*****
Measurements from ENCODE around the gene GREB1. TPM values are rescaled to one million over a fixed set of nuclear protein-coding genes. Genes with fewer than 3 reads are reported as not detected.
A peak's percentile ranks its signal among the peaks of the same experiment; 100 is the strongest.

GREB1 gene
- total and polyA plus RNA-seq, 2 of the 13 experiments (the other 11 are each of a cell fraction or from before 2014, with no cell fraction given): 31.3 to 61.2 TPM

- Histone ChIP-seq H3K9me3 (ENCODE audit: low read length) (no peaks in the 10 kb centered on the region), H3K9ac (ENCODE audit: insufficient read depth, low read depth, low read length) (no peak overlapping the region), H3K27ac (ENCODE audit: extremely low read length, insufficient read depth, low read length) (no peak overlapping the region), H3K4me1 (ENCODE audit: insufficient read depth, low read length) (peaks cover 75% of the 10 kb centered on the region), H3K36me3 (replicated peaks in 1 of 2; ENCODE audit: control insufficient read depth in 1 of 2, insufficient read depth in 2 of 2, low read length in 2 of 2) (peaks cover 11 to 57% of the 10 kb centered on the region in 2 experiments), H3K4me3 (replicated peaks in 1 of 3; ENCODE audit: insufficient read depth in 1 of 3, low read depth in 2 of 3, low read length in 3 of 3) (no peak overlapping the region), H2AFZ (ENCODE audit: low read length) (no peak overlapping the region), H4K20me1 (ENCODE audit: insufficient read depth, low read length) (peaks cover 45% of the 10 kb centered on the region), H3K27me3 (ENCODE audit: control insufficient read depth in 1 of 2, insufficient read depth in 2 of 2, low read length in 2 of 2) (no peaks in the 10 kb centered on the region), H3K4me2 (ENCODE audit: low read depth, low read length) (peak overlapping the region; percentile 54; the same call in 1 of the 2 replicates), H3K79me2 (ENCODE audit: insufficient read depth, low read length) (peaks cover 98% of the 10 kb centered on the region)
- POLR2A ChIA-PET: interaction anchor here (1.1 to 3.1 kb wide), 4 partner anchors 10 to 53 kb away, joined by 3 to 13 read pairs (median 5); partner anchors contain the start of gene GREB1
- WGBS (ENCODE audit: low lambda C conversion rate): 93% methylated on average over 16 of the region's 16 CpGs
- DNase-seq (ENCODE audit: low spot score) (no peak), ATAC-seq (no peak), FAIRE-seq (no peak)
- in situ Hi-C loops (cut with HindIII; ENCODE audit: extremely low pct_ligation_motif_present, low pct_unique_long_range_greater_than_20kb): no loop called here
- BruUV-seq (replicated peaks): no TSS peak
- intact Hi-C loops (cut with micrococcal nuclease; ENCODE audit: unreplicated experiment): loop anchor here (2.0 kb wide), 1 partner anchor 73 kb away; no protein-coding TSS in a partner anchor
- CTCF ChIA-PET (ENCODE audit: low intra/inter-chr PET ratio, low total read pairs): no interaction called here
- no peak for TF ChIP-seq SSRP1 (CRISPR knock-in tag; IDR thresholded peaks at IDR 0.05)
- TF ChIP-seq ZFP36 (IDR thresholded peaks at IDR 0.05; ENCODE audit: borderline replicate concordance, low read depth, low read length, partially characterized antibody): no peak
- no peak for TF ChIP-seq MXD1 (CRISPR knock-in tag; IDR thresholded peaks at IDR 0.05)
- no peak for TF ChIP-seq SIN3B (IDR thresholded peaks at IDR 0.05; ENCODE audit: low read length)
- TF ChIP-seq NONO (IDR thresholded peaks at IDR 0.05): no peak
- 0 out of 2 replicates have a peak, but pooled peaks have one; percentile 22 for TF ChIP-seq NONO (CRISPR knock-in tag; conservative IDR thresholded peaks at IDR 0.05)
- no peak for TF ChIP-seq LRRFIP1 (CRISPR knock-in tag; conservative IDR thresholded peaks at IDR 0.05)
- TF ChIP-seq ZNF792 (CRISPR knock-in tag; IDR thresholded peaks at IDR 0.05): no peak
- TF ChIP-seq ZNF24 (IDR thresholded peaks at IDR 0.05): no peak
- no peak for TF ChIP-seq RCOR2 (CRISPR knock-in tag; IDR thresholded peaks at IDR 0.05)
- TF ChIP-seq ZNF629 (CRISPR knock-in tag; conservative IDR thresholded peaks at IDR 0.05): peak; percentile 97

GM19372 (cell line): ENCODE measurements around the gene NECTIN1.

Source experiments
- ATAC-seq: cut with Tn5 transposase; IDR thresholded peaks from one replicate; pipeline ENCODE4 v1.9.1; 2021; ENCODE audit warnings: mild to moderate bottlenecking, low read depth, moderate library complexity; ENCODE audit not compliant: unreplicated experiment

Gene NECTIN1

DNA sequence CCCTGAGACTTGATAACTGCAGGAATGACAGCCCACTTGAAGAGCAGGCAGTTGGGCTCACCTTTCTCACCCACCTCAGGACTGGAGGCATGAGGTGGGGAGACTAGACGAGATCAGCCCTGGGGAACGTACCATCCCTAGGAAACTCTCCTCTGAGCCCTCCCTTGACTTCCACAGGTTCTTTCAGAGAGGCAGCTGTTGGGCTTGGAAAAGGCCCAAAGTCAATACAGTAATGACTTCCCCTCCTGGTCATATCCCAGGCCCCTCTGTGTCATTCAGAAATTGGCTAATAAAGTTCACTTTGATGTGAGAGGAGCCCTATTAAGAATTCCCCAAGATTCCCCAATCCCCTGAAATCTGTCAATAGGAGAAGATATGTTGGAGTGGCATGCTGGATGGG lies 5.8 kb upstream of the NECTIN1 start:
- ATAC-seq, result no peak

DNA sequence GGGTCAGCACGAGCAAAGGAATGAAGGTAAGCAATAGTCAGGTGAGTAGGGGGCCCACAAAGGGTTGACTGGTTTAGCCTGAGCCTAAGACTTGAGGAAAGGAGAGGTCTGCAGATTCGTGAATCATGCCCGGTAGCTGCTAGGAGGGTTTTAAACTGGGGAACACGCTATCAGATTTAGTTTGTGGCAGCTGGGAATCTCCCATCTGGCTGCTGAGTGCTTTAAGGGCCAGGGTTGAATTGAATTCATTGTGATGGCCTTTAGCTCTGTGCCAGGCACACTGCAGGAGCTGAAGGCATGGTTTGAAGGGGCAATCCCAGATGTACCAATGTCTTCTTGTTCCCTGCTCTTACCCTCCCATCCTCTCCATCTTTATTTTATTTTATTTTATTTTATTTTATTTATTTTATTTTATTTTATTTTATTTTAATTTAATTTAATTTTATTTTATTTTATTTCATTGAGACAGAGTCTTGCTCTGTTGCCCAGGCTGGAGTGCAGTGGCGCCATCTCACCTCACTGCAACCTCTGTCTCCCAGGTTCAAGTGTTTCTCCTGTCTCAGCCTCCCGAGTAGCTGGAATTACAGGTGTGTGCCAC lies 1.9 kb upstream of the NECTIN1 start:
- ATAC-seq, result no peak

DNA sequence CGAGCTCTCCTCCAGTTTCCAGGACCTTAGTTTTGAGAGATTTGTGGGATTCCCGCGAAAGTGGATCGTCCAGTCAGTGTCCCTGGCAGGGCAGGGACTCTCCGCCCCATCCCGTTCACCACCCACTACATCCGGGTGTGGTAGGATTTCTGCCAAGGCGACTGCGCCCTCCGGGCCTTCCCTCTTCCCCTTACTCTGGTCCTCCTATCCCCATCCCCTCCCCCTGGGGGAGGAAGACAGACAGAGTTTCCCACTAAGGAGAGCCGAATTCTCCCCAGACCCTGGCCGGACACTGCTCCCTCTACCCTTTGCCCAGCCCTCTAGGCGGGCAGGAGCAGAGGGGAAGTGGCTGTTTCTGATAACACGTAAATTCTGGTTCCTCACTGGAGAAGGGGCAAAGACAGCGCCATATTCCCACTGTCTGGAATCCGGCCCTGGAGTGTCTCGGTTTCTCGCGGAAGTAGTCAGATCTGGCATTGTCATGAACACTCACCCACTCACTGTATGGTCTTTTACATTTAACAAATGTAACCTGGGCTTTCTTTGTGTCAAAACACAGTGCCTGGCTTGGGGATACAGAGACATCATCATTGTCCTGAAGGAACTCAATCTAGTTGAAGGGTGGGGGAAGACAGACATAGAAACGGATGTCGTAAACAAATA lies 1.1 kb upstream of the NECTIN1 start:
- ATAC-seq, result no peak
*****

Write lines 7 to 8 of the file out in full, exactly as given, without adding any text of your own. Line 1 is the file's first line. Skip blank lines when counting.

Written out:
- WGBS (ENCODE audit: low lambda C conversion rate): 93% methylated on average over 16 of the region's 16 CpGs
- DNase-seq (ENCODE audit: low spot score) (no peak), ATAC-seq (no peak), FAIRE-seq (no peak)